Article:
Japanese, Korean and Chinese flavours are trending. Sales of umami paste are gathering momentum. Food of the Caucasus and the Levant are also on foodie’s radar. Spicy foods are here to stay from Indian garam masala to Mexican tajini (a mixture of dehydrated dried chillies, lime juice and sea salt), Indonesian sambal oleck, BBQ rubs, Japanese gochujang – all add a pop of flavour.

Pomegranate molasses, Turkish urfa, chilli flakes and feta are flying off shelves. Every list includes Yuzu, the sour tart tangerine sized citrus from Japan, Korea and China that’s taking the culinary world by storm. Use it in drinks, cocktails, vinaigrettes, mayo, ponzu sauce, desserts… mostly available so far as a juice or a bottled sauce. There’s also a craving for old-fashioned flavours that bring back memories of happier more carefree times.

 
Nut allergies have accelerated the popularity of sunflower seeds – they are trending also and are great for people who have allergies to other nuts.

CBD food products, both food and drink are moving mainstream. Hibiscus, the red flowers of a colourful shrub, has been dried and used in tea and drinks around the world from Mexico to South Africa for years but are now included in a myriad of foods, ice-cream, cakes – high in vitamin C. Hibiscus tea is the new matcha.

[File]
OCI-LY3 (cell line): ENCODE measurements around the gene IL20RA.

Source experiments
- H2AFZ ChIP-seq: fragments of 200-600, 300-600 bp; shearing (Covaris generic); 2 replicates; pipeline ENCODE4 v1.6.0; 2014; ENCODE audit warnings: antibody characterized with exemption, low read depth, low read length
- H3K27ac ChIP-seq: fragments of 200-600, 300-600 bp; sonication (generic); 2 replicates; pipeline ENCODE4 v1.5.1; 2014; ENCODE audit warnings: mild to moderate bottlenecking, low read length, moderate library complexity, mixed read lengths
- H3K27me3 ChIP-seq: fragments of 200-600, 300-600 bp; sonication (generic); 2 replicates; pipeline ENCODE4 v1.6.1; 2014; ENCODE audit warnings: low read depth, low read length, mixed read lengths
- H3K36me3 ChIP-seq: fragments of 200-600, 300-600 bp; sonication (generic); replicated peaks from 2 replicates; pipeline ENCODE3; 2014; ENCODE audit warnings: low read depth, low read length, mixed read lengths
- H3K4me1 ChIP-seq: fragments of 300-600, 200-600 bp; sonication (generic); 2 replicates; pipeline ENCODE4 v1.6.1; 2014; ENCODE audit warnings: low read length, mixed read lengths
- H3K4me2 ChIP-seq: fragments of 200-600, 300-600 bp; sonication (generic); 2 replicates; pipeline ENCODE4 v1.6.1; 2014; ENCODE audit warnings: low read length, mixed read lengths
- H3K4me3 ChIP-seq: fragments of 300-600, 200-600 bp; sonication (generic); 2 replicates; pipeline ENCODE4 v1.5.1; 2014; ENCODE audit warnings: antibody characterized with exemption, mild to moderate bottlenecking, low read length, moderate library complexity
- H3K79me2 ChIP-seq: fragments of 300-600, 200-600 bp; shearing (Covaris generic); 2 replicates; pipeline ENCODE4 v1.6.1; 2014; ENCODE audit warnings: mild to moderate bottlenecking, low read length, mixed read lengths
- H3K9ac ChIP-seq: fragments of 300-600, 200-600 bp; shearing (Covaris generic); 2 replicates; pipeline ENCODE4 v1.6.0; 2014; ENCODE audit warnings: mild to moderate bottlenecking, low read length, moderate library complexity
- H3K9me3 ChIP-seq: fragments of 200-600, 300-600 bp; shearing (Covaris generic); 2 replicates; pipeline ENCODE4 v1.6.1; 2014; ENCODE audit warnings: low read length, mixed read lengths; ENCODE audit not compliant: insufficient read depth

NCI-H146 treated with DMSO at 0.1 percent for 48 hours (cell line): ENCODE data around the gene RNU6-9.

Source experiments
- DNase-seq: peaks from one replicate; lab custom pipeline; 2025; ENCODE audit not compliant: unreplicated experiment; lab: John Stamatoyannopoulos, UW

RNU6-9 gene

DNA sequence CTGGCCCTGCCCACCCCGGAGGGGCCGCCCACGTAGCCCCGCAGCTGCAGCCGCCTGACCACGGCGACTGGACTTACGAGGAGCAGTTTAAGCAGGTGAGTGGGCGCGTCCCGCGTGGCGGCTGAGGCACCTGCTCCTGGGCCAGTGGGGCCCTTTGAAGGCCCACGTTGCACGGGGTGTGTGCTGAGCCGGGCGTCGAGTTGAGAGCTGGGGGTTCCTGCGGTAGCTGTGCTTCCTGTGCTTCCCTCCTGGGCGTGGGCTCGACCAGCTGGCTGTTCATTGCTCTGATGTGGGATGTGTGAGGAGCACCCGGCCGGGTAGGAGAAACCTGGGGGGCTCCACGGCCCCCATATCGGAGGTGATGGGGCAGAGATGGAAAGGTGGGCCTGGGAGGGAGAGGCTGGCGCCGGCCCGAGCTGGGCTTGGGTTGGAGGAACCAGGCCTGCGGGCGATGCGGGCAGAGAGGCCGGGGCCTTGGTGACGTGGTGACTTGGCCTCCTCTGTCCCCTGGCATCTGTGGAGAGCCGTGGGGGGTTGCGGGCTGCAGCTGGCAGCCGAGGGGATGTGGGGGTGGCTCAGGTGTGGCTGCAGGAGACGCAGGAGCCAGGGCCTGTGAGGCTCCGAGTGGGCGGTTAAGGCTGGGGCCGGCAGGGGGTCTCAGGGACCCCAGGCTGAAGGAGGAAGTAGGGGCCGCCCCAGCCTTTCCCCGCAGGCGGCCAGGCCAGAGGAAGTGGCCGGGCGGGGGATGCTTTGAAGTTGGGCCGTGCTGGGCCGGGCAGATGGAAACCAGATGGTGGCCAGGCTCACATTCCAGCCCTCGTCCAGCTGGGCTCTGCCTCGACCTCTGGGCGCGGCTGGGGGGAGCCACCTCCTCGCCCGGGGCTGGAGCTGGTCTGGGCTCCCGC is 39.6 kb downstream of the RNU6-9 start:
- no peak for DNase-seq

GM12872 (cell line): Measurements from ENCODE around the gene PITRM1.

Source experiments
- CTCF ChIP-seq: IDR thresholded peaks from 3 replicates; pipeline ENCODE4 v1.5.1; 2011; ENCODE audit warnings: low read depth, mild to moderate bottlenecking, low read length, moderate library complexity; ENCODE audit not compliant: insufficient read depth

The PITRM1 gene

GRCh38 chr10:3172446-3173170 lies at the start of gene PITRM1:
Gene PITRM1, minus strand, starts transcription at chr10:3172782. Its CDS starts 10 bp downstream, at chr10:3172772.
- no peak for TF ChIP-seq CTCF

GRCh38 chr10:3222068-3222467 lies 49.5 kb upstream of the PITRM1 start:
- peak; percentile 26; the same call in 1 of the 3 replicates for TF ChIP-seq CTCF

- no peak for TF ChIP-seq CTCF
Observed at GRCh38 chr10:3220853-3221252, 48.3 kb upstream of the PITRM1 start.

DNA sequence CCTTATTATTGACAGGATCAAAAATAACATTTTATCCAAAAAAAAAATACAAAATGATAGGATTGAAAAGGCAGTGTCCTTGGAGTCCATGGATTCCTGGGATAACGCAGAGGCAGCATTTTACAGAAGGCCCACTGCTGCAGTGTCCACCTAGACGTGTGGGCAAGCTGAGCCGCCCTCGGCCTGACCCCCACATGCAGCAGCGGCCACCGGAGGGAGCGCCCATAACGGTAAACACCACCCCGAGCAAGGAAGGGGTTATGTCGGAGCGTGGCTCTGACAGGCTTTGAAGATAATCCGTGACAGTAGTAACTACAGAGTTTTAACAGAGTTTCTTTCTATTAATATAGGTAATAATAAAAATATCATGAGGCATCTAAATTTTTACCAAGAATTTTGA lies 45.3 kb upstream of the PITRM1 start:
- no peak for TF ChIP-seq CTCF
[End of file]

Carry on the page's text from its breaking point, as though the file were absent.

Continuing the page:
Moringa from the drumstick tree is being hailed as a new super food and tastes a bit like dried cherries.

Artisan bakers are burgeoning, virtually every small town in Ireland will soon have an artisan bakery and a range of viennoiseries offering natural sourdough. Market leaders are liaising directly with farmers to grow heritage grain varieties and using freshly milled flour for their loaves.

Sales of herbs and spices are up over 40% since 2020.

By no means a comprehensive list, and it’s always interesting to keep an eye on what is trending in the US. It’ll be coming our way before too long. There’s more genuine concern about food waste. Labelling is becoming more ‘homey’ with terms like 100% grown on American soil and regionally grown produce – watch that space...

Happy New Year to all my readers. Do continue to buy seasonal produce. We can all make a difference to local farmers and food producers with how we choose to spend our food money.